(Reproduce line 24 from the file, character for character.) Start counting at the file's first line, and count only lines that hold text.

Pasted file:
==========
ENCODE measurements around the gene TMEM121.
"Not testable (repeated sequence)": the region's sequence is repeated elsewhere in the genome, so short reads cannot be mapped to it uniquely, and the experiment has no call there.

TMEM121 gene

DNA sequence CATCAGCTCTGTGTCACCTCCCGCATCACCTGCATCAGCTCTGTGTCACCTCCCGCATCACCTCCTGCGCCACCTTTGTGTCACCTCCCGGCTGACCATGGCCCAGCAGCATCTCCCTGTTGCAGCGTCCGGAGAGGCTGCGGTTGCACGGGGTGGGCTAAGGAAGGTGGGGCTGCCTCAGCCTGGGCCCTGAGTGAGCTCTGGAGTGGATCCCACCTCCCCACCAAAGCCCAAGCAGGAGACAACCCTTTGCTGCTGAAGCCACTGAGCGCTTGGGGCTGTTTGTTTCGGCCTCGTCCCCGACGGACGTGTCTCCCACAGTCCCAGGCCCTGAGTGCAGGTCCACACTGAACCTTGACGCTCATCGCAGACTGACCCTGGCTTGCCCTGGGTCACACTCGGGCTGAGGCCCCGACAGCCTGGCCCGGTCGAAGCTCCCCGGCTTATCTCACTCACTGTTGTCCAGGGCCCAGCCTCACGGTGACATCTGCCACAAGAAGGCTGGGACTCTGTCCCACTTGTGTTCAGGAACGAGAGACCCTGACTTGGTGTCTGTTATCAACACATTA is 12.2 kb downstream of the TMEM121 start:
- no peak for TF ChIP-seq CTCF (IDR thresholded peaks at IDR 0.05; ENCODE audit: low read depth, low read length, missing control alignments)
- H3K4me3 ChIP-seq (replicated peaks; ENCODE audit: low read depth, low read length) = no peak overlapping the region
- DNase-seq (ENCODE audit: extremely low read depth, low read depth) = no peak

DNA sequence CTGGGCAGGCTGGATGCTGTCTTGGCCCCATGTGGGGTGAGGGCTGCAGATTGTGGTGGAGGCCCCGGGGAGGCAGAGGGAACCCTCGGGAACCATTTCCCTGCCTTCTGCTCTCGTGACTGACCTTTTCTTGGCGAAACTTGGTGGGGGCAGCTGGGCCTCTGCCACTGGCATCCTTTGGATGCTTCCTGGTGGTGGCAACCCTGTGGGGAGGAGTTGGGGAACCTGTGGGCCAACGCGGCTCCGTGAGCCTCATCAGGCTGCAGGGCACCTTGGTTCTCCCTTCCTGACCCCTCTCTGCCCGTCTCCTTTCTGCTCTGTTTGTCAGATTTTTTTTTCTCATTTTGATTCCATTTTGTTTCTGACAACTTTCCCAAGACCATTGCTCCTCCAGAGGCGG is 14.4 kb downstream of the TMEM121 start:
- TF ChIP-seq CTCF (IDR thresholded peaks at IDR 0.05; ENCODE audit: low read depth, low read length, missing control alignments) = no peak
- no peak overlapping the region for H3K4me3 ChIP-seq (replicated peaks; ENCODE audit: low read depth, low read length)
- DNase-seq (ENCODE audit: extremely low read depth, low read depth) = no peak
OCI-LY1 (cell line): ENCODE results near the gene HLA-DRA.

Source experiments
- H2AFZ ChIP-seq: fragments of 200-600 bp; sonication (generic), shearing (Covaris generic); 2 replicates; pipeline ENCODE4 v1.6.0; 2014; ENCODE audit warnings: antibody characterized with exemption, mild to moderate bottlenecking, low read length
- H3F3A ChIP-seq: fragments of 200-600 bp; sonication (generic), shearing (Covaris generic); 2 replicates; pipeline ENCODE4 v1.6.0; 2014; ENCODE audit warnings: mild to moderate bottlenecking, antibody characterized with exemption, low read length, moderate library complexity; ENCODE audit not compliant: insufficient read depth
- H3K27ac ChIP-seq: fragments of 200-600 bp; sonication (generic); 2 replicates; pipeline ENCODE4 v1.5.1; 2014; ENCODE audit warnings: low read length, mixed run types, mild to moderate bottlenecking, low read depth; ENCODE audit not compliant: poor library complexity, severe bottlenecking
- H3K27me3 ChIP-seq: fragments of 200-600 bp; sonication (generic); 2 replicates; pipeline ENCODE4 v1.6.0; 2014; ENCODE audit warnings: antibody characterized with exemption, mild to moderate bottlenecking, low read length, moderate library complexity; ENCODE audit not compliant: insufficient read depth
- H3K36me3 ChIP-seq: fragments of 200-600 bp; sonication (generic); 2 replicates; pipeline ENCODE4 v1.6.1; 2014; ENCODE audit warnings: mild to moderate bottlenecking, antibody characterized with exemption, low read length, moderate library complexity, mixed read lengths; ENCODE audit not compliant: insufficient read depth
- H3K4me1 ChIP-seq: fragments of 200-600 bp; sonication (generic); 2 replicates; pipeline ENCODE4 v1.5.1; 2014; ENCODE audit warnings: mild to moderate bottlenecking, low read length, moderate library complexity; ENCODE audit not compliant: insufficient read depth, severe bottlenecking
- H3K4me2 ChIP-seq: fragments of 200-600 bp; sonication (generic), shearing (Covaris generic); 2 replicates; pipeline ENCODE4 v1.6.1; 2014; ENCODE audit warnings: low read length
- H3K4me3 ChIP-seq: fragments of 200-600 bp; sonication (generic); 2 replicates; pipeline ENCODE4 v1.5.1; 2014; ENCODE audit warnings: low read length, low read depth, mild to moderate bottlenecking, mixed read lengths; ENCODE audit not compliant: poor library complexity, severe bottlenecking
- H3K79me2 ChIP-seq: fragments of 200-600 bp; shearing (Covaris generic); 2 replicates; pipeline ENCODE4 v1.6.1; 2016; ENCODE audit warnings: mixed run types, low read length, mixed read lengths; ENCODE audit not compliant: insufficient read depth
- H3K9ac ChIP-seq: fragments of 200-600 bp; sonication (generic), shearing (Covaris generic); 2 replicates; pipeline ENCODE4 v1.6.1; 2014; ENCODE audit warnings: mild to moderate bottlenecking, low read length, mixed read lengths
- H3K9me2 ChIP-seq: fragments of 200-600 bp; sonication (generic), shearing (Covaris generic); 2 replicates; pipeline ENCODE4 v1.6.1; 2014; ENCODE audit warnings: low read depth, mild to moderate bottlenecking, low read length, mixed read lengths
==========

- H3K9me2 ChIP-seq: fragments of 200-600 bp; sonication (generic), shearing (Covaris generic); 2 replicates; pipeline ENCODE4 v1.6.1; 2014; ENCODE audit warnings: low read depth, mild to moderate bottlenecking, low read length, mixed read lengths